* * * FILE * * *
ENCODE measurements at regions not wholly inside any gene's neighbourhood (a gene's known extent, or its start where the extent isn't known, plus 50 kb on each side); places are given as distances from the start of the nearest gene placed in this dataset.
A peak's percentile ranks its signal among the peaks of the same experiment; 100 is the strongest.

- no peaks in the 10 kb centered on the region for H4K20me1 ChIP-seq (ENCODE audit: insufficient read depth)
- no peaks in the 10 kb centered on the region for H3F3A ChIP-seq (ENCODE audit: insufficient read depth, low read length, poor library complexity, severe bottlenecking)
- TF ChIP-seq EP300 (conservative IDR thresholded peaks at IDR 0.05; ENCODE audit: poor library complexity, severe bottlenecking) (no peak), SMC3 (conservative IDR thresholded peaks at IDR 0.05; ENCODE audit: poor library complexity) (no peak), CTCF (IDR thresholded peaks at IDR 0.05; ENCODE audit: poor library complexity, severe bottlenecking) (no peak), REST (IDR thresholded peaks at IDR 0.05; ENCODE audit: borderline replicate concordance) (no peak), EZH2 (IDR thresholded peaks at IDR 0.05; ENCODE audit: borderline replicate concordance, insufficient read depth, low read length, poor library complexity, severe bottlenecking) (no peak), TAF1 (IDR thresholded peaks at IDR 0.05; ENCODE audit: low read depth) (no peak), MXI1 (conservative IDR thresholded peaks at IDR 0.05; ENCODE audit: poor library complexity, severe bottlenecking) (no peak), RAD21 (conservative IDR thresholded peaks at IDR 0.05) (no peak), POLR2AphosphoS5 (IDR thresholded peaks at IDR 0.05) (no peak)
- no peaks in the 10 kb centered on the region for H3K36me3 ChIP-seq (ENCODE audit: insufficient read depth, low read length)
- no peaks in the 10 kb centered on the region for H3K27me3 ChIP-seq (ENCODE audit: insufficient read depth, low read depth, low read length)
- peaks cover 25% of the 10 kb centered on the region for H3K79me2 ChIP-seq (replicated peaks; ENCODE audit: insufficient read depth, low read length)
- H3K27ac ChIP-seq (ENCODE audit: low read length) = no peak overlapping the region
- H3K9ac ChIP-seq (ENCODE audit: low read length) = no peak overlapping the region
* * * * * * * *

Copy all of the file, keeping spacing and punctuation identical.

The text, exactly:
ENCODE measurements at regions not wholly inside any gene's neighbourhood (a gene's known extent, or its start where the extent isn't known, plus 50 kb on each side); places are given as distances from the start of the nearest gene placed in this dataset.
A peak's percentile ranks its signal among the peaks of the same experiment; 100 is the strongest.

- no peaks in the 10 kb centered on the region for H4K20me1 ChIP-seq (ENCODE audit: insufficient read depth)
- no peaks in the 10 kb centered on the region for H3F3A ChIP-seq (ENCODE audit: insufficient read depth, low read length, poor library complexity, severe bottlenecking)
- TF ChIP-seq EP300 (conservative IDR thresholded peaks at IDR 0.05; ENCODE audit: poor library complexity, severe bottlenecking) (no peak), SMC3 (conservative IDR thresholded peaks at IDR 0.05; ENCODE audit: poor library complexity) (no peak), CTCF (IDR thresholded peaks at IDR 0.05; ENCODE audit: poor library complexity, severe bottlenecking) (no peak), REST (IDR thresholded peaks at IDR 0.05; ENCODE audit: borderline replicate concordance) (no peak), EZH2 (IDR thresholded peaks at IDR 0.05; ENCODE audit: borderline replicate concordance, insufficient read depth, low read length, poor library complexity, severe bottlenecking) (no peak), TAF1 (IDR thresholded peaks at IDR 0.05; ENCODE audit: low read depth) (no peak), MXI1 (conservative IDR thresholded peaks at IDR 0.05; ENCODE audit: poor library complexity, severe bottlenecking) (no peak), RAD21 (conservative IDR thresholded peaks at IDR 0.05) (no peak), POLR2AphosphoS5 (IDR thresholded peaks at IDR 0.05) (no peak)
- no peaks in the 10 kb centered on the region for H3K36me3 ChIP-seq (ENCODE audit: insufficient read depth, low read length)
- no peaks in the 10 kb centered on the region for H3K27me3 ChIP-seq (ENCODE audit: insufficient read depth, low read depth, low read length)
- peaks cover 25% of the 10 kb centered on the region for H3K79me2 ChIP-seq (replicated peaks; ENCODE audit: insufficient read depth, low read length)
- H3K27ac ChIP-seq (ENCODE audit: low read length) = no peak overlapping the region
- H3K9ac ChIP-seq (ENCODE audit: low read length) = no peak overlapping the region